The proceedings were again referred to this court, and the matter was set for hearing on March 11, 1974. At the hearing Mr. Smith appeared and, although he had filed no written brief, was allowed to present oral argument on his own behalf. He was then granted an additional 15 days to submit written argument if he so desired. He did not elect to do so.
We adopt the disciplinary measures approved and accepted by the Disciplinary Board on January 21, 1974.
[1, 2] We have frequently stated that serious consideration will be given by this court to the recommendations of the Disciplinary Board in disciplinary matters. The ultimate responsibility for determining the measure of discipline, nevertheless, rests with and upon this court. In re Espedal, 82 Wn.2d 834, 514 P.2d 518 (1973); In re Kennedy, 80 Wn.2d 222, 492 P.2d 1364 (1972). We have likewise reiterated the proposition that the basic and underlying purpose of all attorney disciplinary action — be it censure, reprimand, suspension, or disbarment — is for the protection of the public and to preserve confidence in the legal profession as well as the judicial system. In re Greenlee, 82 Wn.2d 390, 510 P.2d 1120 (1973); In re Hawkins, 81 Wn.2d 504, 503 P.2d 95 (1972); In re Steinberg, 44 Wn.2d 707, 269 P.2d 970 (1954).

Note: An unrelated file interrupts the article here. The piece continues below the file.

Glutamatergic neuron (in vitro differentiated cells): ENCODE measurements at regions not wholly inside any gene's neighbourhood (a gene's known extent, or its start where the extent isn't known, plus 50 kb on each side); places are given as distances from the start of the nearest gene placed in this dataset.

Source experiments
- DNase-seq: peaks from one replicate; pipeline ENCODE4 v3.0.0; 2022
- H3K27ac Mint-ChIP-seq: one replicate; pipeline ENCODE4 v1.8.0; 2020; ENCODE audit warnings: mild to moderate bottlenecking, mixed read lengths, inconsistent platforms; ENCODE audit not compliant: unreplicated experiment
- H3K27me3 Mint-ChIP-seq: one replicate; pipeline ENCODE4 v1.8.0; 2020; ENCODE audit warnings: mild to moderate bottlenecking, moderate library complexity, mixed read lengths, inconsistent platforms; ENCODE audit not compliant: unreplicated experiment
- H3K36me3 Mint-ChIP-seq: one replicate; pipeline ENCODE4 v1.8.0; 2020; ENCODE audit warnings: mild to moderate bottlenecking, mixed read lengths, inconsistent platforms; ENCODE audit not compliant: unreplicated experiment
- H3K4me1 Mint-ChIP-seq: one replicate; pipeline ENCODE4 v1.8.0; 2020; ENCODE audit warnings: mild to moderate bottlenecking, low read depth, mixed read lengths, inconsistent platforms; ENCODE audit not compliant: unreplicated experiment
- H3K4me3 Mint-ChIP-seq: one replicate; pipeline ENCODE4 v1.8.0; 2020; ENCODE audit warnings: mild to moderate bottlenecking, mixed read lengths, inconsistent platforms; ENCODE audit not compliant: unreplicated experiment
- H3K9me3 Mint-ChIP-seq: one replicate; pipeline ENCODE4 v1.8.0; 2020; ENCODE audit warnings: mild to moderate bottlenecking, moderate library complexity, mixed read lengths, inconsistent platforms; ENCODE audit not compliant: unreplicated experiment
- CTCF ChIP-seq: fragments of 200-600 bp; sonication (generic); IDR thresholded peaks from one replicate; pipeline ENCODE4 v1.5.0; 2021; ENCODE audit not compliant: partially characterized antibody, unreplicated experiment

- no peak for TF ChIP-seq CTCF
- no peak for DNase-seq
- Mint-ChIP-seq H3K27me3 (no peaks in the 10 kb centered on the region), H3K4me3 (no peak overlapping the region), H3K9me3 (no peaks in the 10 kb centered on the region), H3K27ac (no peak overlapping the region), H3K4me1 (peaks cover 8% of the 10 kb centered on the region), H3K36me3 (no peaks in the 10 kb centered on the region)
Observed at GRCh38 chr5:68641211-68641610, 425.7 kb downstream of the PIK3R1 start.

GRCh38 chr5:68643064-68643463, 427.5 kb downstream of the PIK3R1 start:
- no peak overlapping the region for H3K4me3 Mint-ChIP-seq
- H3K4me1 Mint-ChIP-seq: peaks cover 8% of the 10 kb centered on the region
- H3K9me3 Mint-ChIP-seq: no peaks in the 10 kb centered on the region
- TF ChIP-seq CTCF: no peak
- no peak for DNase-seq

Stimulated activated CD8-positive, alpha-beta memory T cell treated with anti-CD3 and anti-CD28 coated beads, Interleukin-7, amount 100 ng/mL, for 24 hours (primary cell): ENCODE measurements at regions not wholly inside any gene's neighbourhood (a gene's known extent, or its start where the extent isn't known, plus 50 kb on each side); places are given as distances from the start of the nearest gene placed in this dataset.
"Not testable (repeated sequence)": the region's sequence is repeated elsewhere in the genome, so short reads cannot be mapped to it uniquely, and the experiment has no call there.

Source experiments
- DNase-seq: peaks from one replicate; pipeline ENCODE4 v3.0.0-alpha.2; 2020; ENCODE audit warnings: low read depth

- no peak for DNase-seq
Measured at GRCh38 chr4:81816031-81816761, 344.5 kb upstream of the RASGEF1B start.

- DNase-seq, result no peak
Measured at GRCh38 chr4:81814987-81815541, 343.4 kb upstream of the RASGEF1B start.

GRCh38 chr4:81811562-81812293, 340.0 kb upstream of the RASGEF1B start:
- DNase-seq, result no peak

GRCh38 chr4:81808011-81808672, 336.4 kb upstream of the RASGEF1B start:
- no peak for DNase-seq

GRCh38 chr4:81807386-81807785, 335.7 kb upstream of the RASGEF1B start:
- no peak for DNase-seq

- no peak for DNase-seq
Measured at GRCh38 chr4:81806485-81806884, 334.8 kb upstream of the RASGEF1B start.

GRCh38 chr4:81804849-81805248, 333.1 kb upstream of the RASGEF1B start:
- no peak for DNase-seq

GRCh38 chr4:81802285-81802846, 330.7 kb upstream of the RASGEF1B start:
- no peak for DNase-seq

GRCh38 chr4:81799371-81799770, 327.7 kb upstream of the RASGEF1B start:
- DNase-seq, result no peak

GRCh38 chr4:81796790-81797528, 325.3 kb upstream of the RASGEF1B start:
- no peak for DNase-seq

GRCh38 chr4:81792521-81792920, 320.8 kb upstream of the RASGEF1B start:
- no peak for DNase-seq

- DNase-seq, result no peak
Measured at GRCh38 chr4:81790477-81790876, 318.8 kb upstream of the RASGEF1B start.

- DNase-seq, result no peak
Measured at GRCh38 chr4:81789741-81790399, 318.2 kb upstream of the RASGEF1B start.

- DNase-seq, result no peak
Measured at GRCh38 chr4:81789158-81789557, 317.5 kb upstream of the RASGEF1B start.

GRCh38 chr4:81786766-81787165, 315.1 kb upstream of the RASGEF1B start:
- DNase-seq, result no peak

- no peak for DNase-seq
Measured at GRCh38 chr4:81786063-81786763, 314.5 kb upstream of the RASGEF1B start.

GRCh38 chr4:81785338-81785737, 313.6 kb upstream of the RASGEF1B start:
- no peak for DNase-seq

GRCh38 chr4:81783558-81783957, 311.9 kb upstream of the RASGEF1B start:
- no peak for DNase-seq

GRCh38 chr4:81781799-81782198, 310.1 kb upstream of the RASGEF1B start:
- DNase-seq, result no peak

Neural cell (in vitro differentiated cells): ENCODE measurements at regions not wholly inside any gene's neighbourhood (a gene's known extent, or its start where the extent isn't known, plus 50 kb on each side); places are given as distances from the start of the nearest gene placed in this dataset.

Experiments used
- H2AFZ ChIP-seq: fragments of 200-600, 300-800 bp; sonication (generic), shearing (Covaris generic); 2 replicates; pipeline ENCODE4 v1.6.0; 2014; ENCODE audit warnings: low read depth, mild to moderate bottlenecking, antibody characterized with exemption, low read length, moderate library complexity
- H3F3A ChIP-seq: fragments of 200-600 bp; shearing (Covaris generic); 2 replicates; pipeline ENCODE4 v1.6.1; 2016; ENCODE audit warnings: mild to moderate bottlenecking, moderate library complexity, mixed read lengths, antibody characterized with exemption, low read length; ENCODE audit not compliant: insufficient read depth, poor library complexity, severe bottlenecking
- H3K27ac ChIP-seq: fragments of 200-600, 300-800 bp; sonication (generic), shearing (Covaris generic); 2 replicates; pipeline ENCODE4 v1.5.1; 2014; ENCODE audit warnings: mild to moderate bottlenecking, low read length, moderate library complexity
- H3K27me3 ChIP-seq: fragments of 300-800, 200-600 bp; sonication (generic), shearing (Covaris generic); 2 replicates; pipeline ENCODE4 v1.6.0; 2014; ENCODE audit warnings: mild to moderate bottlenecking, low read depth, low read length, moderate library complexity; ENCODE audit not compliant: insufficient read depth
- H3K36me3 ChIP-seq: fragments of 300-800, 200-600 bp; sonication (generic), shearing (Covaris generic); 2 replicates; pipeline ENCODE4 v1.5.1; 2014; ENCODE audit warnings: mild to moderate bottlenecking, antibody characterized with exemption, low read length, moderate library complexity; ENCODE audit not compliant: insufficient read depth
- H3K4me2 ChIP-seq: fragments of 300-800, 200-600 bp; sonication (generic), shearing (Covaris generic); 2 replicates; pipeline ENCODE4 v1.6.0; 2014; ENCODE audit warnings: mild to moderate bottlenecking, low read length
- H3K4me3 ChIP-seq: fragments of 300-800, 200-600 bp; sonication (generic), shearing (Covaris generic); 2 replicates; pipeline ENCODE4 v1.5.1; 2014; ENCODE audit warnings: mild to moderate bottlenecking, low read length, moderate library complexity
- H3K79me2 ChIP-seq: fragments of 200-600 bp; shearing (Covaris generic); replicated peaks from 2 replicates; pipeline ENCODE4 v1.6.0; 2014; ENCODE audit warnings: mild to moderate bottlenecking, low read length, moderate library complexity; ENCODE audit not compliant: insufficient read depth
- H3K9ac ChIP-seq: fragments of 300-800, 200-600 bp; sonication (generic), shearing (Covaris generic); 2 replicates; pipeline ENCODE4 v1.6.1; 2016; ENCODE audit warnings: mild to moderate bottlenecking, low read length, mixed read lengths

In making the ultimate determination as to the measure of disciplinary action, we give consideration to: (a) the seriousness and circumstances of the offense, (b) avoidance of repetition, (c) deterrent effect upon others, (d) maintenance of respect for the honor and dignity of the legal profession, and (e) assurance that those who seek legal services will be insulated from unprofessional conduct. In re Espedal, supra; In re Greenlee, supra; In re Kennedy, supra; In re Pennington, 73 Wn.2d 601, 440 P.2d 175 (1968).